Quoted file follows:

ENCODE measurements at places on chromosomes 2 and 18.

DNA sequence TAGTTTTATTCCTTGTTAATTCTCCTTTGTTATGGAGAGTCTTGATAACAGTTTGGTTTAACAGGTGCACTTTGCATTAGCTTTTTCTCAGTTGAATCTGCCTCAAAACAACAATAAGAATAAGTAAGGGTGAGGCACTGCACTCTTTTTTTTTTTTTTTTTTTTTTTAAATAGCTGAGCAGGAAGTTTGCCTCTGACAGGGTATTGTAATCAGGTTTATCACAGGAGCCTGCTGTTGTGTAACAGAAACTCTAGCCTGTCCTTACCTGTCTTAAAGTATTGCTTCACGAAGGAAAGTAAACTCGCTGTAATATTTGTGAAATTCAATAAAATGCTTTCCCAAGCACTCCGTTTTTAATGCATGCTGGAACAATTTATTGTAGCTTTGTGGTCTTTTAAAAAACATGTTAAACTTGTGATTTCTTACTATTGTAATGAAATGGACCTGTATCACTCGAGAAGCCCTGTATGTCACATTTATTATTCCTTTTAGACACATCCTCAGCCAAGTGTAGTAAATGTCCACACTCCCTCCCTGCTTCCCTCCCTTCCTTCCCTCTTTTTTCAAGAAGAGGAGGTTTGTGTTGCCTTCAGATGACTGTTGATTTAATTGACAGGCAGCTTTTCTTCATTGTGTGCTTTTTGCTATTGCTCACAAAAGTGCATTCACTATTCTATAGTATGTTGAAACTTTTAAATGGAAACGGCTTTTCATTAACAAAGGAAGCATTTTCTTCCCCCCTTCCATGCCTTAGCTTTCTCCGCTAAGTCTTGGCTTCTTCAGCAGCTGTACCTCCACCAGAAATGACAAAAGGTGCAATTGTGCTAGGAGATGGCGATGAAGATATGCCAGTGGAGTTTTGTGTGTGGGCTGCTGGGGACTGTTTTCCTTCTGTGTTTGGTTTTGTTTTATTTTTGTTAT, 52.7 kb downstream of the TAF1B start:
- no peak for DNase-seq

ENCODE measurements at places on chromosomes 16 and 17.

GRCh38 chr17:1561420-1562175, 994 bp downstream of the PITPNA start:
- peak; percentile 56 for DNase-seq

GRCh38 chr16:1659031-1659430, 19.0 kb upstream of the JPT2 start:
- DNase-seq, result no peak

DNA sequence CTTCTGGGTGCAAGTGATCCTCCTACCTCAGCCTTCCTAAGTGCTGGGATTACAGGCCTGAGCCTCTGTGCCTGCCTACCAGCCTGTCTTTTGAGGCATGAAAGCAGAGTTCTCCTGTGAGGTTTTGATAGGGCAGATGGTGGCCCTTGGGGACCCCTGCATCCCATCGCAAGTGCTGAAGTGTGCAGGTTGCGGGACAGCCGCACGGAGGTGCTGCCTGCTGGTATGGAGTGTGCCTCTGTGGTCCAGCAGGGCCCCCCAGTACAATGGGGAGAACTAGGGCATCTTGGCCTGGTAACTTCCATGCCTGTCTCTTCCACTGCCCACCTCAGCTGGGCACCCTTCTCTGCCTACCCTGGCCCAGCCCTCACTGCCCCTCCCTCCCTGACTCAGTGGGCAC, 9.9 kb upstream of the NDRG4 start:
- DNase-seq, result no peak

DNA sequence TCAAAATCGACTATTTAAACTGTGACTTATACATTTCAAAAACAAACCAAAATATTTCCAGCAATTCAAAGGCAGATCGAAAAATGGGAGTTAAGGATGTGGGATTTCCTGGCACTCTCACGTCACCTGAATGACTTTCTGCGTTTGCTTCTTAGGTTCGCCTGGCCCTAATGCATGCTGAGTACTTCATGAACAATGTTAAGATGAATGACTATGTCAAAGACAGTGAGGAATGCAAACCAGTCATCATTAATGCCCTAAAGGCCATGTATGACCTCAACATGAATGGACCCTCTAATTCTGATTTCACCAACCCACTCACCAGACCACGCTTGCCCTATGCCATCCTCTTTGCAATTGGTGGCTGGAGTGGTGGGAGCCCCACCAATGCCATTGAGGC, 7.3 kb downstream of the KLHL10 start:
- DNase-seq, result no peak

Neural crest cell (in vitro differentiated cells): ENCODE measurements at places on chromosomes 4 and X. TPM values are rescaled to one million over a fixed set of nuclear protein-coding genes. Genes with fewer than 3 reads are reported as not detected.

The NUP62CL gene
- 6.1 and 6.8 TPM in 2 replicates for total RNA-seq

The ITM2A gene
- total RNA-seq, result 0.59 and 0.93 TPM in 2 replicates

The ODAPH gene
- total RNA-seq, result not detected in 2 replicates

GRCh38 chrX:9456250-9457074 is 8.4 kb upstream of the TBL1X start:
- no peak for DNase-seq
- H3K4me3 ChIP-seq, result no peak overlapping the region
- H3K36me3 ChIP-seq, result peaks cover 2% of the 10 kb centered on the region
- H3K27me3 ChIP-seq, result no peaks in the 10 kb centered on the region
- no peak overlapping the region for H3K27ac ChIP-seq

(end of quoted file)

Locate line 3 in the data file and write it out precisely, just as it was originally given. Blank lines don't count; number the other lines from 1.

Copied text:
- no peak for DNase-seq